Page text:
When the world’s biggest luxury brand reported a slowdown in sales growth, it marked a reversal in the boom seen in recent years in spending for high-end products. The company is now eyeing (literally) a deal that could get it closer to entry-level shoppers to diversify away from purely luxury brands.
LVMH, the French conglomerate behind Louis Vuitton, Tiffany & Co and Dior, is buying American sunglass brand Barton Perreira to help the luxury giant expand into the mass-market, The Wall Street Journal reported Sunday.
The deal is valued at roughly $80 million, sources familiar with the matter told the outlet, and would add to the long list of brands LVMH has under its belt, including some in eyewear. It underscores the Bernard Arnault-owned company’s move to invest in brands that can reach a different breed of shoppers from the ultra-rich that its luxury brands typically cater to.
Barton Perreira was founded in 2007 by Billy Barton and Patty Pereira, both of whom had worked at eyewear company Oliver Peoples. For its part, the brand counts the likes of Sandra Bullock and Ryan Gosling among its fans, and has stores across the U.S.
The deal would aim to expand Barton Perreira beyond America and into Europe and Asia, where LVMH has a big presence through its luxury brands.
“The brand is well-known and well-established in the U.S., but we see massive opportunity to expand it,” Alessandro Zanardo, CEO of Thélios, LVMH’s eyewear division, told the WSJ. “The goal is to really dignify eyewear into the sphere of luxury.”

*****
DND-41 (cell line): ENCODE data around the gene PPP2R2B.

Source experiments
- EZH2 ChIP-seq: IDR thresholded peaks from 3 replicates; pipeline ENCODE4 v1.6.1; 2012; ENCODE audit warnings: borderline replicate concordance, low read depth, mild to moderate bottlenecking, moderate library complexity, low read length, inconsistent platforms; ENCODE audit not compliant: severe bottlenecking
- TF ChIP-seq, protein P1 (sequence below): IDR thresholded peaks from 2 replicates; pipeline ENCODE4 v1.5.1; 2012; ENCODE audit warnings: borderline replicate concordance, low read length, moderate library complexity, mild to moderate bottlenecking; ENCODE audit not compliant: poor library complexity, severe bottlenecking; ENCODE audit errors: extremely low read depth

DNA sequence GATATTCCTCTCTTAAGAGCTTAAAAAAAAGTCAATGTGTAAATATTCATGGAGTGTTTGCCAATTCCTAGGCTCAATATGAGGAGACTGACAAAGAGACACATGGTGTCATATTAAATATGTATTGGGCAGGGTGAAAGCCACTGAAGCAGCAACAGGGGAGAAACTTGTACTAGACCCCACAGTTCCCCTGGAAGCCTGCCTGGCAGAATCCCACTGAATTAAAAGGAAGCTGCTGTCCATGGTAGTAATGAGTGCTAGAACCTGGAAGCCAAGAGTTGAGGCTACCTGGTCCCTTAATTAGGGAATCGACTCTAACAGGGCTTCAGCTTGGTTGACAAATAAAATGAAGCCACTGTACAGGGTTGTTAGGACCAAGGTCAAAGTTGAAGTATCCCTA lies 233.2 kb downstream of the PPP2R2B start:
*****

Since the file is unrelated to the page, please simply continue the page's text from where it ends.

LVMH and Barton Perreira didn’t immediately return Fortune’s request for comment.
Eyes on eyewear
LVMH has taken an interest in eyewear for several years now. Thelios was launched as a joint venture with Italian group Marcolin in 2017, and a few years later, LVMH bought a 49% stake in the brand to fully integrate it into the luxury conglomerate’s operations. In September, it acquired Vuarnet, a luxury outdoor sunglass brand, to become part of Thélios.
“It is Thélios first brand acquisition, which marks an important milestone in the development of the LVMH eyewear company, expanding its presence in the luxury eyewear industry through this proprietary brand,” LVMH said in a statement announcing the acquisition.
Thélios has managed to double its sales in the last two years by venturing into new markets and buying licenses for the LVMH brand, WSJ reported. The moves also hint at the popularity of eyewear in recent times as consumers splurge on it. The market for eyewear is set to grow 8.5% annually between 2023 and 2030, according to ResearchAndMarkets.com.
Legacy luxury brands have looked to products like eyewear and perfumes to help reach wider audiences. For instance, luxury behemoth Kering’s Gucci acquired the perfume-maker Creed earlier this year to make inroads into the fragrance business while expanding Creed’s market in China and elsewhere.
Battling the luxury spending slump
LVMH reported a slower pace of sales growth in the third quarter—9% compared to 17% in the previous quarter. The French group, widely seen as the luxury industry’s bellwether, attributed the results to a normalization following the boom during the COVID-19 pandemic, helped by pent-up savings from lockdowns, and macroeconomic volatility.
Other luxury brands like Kering subsequently reported results pointing to a slowdown in consumer demand for luxury goods.
Despite the seeming slump, the companies seem confident about the direction of the industry. It also helps that Hermès, the maker of Birkin bags, was an outlier as it reported strong third-quarter sales ahead of analyst estimates.
“In an uncertain economic and geopolitical environment, the Group is confident in the continuation of its growth,” LVMH said in a statement announcing its earnings.
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